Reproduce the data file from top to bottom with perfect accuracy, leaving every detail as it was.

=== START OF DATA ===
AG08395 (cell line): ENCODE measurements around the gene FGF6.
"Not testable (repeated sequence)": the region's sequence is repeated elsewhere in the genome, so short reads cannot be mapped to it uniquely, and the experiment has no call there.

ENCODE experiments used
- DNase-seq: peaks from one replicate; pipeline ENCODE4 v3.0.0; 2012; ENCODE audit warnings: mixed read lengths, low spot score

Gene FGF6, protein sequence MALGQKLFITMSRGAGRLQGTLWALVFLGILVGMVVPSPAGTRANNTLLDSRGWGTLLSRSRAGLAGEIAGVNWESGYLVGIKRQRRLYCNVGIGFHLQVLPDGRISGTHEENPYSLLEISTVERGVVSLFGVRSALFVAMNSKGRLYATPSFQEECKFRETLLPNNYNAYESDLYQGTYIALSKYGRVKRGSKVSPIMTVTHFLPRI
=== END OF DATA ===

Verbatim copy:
AG08395 (cell line): ENCODE measurements around the gene FGF6.
"Not testable (repeated sequence)": the region's sequence is repeated elsewhere in the genome, so short reads cannot be mapped to it uniquely, and the experiment has no call there.

ENCODE experiments used
- DNase-seq: peaks from one replicate; pipeline ENCODE4 v3.0.0; 2012; ENCODE audit warnings: mixed read lengths, low spot score

Gene FGF6, protein sequence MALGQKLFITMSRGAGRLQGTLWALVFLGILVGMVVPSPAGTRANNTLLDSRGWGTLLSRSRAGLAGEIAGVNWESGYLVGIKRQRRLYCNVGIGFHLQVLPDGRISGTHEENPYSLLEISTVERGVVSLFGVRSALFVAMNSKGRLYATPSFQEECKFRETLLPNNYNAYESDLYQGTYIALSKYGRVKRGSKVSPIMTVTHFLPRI